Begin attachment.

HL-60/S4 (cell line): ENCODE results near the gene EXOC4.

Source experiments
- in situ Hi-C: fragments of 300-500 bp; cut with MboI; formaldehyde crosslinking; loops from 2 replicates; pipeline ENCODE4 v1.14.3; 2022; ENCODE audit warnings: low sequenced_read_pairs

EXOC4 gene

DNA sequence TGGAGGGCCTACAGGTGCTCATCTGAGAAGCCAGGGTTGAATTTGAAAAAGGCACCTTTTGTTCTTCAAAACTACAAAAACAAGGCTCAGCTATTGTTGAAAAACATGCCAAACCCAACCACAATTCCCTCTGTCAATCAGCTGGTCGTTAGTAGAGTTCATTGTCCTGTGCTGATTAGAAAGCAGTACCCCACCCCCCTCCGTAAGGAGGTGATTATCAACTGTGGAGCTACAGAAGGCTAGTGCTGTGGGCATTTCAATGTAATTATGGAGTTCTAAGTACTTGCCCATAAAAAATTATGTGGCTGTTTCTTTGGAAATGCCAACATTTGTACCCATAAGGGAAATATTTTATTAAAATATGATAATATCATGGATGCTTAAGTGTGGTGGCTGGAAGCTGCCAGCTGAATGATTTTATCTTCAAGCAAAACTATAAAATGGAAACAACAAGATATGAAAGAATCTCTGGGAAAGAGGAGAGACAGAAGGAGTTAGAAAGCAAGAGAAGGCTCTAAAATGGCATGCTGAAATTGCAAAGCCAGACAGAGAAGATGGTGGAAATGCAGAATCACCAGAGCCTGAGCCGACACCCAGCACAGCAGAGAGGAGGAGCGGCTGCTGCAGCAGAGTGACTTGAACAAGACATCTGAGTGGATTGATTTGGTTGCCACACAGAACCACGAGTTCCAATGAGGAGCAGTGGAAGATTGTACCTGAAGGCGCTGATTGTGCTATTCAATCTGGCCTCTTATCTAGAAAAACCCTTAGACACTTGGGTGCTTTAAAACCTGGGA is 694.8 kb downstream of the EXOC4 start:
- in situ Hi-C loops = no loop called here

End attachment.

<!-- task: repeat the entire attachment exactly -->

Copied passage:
HL-60/S4 (cell line): ENCODE results near the gene EXOC4.

Source experiments
- in situ Hi-C: fragments of 300-500 bp; cut with MboI; formaldehyde crosslinking; loops from 2 replicates; pipeline ENCODE4 v1.14.3; 2022; ENCODE audit warnings: low sequenced_read_pairs

EXOC4 gene

DNA sequence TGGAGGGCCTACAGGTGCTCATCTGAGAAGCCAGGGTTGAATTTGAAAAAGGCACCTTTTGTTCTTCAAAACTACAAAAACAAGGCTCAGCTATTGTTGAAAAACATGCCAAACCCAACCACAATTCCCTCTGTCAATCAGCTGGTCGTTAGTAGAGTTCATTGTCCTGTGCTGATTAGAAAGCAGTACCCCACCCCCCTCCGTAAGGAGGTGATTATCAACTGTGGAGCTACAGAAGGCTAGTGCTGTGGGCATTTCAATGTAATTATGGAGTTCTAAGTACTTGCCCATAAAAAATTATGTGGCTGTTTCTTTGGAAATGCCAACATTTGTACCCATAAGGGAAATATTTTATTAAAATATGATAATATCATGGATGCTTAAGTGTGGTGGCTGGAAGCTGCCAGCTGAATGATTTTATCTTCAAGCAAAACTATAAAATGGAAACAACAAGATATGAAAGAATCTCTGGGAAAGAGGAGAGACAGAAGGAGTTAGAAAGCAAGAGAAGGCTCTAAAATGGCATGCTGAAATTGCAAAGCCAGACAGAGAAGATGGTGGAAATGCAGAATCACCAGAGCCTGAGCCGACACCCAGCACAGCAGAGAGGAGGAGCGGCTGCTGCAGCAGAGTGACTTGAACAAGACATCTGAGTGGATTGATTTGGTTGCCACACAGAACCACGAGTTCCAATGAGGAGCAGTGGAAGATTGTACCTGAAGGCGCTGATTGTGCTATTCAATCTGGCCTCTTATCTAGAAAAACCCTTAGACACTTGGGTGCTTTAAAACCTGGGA is 694.8 kb downstream of the EXOC4 start:
- in situ Hi-C loops = no loop called here